• Images of the time-expanded sequence 51 are then spatially compressed according to the technique illustrated in Figure 2b and described in detail in the foregoing description, to form mosaics represented by a new sequence 53. Similarly, the second input image sequence 50' is time expanded into the 30 fps sequence 51' and spatially compressed into mosaics represented by sequence 53'. In this specific embodiment, pairs of compressed images (mosaics) from the first sequence 53 and the second sequence 53' respectively are then concatenated to form a left field and a right field of merged images of a 30 fps RGB sequence 60. This sequence 60 can the be encoded in stream 62 for transmission to a remote location.
  • It is worth mentioning that in spite of the schematic diagram of Figure 3a, the processing of the image sequences is preferably not carried out in parallel and with long sequences of images. Actually, only a few images are being buffered at a given time to enable temporal interpolation, and images are alternatively imported from the first and the second (left and right) sequences and processed on a pixel by pixel basis more like the process steps represented in Figures 2b and 2d.
  • The decoding and reconstruction carried out by decoder 2 according to the first embodiment of the present invention will now be described by referring to Figures 3b, 2c and 2d.
  • In the example shown in Figure 3b, stereo MPEG signal 62 is read from a DVD and is converted by the DVD player 15 (Fig. 1b) into an analog NTSC signal 70 inputted by the decoder 2. NTSC signal 70 is first converted into an RGB format to recuperate merged images such as in sequence 60. Reconstruction of first and second original sequences 50, 50' can then be started by spatially interpolating and separating mosaics from the left and right fields of the merged images from sequence 60 on a pixel by pixel basis, as previously described with reference to Figure 2c, to form 30 fps decompressed buffered images such as 72 and 72'. Therefore, spatial interpolation and separation are actually carried out simultaneously, Sequences of RGB images 72 and 72' could be directly outputted and displayed on a dual input device to reproduce the original programs or stereoscopic program signals at a 60 fps (30 per eye) presentation rate. Further processing could also be performed to present the image sequences in an interlaced mode or In sequence (page flipping mode), anaglyphic, column interleaved, conventional 2D mode, etc. on a plurality of existing single input display devices.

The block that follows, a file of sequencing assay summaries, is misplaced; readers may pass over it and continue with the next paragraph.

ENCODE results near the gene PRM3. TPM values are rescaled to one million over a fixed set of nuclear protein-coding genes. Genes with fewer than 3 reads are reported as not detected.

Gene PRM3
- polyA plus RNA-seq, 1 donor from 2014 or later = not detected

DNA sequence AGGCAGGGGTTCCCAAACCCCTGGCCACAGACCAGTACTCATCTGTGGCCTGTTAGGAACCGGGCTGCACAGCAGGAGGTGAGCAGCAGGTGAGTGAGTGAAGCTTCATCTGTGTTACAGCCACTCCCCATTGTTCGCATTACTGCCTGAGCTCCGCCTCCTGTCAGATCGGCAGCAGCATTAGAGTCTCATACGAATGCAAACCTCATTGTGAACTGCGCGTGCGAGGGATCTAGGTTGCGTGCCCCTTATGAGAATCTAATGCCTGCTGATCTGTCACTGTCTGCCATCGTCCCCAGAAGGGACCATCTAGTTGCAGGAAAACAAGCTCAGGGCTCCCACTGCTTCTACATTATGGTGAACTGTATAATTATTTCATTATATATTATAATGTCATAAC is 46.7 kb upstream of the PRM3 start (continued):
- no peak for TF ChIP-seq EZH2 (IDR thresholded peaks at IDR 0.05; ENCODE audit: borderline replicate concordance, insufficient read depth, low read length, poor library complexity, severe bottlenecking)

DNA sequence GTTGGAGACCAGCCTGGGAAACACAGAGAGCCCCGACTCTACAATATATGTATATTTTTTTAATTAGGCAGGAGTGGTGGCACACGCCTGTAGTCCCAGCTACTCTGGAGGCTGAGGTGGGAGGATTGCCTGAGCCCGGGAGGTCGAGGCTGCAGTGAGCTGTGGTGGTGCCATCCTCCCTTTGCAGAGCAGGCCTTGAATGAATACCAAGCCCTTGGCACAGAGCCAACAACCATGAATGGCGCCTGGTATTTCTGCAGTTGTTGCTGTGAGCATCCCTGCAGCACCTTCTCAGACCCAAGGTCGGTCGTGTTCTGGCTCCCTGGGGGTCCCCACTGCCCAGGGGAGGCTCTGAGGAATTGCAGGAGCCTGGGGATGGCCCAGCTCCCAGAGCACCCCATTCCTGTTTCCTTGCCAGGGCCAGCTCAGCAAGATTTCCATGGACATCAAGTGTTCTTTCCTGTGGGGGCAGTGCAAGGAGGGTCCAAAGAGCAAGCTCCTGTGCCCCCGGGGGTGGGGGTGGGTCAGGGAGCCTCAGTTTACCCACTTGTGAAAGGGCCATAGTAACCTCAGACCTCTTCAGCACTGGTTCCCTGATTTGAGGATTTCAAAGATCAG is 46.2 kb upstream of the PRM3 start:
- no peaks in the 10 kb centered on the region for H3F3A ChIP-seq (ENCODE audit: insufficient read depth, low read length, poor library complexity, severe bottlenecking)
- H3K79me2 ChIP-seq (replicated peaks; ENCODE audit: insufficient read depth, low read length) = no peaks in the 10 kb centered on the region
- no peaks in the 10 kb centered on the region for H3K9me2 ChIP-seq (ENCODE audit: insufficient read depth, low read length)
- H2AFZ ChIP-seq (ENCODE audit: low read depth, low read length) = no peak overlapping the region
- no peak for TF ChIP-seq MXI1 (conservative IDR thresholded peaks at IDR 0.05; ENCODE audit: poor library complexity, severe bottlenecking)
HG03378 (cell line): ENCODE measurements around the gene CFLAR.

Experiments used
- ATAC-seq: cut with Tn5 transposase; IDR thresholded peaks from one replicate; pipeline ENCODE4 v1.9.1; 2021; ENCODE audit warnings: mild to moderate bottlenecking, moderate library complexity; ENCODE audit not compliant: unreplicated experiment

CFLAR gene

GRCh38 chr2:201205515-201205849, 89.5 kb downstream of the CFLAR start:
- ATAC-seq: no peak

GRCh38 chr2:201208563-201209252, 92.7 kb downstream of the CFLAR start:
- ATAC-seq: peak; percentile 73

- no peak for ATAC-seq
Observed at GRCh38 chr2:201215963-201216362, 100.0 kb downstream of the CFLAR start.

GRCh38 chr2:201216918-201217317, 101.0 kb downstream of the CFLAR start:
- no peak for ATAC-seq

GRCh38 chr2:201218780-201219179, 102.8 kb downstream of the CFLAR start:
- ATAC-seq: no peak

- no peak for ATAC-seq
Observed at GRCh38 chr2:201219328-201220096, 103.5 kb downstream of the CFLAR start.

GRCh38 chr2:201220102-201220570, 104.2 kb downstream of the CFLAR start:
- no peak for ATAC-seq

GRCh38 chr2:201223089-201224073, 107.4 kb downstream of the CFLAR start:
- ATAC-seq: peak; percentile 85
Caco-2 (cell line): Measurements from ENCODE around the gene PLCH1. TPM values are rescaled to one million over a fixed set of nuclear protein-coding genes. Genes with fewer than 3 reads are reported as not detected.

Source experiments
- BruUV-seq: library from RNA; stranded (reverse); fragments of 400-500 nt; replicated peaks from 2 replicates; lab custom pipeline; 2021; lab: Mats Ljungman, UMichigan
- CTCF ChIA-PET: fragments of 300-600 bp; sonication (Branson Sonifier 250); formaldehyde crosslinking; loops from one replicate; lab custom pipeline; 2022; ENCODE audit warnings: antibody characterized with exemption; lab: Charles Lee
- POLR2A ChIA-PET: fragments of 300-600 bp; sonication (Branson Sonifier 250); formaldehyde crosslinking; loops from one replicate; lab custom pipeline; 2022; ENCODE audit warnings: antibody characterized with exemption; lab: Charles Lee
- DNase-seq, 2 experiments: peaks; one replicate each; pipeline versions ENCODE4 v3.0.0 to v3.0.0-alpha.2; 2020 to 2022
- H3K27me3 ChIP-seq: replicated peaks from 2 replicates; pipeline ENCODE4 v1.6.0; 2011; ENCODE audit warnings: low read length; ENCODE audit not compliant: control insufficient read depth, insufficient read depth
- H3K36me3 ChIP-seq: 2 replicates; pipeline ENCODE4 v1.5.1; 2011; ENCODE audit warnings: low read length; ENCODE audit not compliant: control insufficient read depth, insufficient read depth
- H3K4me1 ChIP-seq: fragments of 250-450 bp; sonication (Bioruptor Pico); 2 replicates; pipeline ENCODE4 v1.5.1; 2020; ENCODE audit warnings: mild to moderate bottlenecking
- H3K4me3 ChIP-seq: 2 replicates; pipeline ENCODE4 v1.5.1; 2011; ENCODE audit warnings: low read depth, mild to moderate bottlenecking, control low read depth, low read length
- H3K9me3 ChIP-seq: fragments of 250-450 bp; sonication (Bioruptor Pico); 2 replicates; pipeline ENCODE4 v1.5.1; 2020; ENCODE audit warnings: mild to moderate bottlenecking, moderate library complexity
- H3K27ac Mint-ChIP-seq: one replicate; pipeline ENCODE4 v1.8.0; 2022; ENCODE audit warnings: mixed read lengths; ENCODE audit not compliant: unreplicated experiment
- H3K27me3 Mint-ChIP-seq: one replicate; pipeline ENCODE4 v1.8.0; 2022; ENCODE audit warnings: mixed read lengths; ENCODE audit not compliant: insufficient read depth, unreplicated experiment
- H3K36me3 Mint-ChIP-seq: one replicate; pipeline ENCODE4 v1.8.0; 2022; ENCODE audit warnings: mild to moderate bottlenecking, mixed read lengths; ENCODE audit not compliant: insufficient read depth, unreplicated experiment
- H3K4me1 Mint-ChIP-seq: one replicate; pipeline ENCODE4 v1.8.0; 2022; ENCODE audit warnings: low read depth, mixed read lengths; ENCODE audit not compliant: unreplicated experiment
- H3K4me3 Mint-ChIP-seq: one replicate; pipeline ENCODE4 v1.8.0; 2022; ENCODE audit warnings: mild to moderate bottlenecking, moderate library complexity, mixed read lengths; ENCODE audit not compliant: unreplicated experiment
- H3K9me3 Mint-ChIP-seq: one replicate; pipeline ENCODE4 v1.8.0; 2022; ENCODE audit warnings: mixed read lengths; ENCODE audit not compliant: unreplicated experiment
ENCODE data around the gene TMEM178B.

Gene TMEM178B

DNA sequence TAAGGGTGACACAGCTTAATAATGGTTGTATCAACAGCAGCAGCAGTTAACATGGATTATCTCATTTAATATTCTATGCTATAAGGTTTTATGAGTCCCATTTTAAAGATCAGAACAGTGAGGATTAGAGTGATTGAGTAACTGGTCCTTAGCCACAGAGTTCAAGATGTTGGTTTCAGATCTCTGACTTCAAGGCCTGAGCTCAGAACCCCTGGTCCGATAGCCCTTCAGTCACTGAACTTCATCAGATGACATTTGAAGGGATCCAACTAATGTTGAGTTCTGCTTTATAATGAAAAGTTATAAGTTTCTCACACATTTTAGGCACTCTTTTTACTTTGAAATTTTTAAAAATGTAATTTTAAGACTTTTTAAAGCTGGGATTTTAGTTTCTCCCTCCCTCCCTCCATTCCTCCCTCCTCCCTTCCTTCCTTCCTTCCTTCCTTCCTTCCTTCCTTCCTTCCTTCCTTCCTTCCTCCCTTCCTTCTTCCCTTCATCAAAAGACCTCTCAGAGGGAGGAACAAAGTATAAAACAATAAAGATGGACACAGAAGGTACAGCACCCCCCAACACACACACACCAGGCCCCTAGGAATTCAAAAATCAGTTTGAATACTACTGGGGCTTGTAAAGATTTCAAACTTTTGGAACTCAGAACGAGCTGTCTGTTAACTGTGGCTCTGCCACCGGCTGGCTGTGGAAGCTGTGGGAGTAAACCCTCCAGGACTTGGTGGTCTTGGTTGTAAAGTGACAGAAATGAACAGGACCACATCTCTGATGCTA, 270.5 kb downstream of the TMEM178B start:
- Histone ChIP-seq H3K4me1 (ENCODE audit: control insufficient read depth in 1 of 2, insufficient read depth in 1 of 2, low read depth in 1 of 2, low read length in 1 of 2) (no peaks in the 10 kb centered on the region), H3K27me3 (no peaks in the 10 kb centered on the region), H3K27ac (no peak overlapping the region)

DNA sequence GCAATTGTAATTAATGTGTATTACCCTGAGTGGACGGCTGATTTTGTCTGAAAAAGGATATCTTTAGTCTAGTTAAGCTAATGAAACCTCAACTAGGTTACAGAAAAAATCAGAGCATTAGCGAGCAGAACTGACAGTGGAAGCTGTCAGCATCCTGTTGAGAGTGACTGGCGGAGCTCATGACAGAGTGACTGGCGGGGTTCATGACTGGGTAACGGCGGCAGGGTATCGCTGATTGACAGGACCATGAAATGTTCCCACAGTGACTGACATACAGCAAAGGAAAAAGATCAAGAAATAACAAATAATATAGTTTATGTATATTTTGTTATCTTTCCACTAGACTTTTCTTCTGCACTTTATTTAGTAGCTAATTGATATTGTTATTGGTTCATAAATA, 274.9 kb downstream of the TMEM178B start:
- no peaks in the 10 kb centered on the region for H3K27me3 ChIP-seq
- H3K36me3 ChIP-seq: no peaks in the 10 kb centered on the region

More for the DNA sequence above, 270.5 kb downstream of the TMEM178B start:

• However, in order to enable comfortable and fatigue free viewing, decoder 2 significantly reduces flicking by providing output signals at a typical rate of 36 full definition frames per eye per second, while satisfying results may be obtained at 30 fps per eye with high definition frames to match refresh rates of SDTV or HDTV for instance. On the other hand, output signals up to 120 fps (60 images per second per eye) can be provided by decoder 2 for a very high fidelity reproduction, such an output being compatible however with display devices such as DLP projectors and a limited number of high end devices. By experience, a playback rate of 72 fps provides very good results, provided image quality is preserved throughout the coding/decoding process as contemplated herein, such a frequency being a standard for most display devices currently encountered in home theatre systems.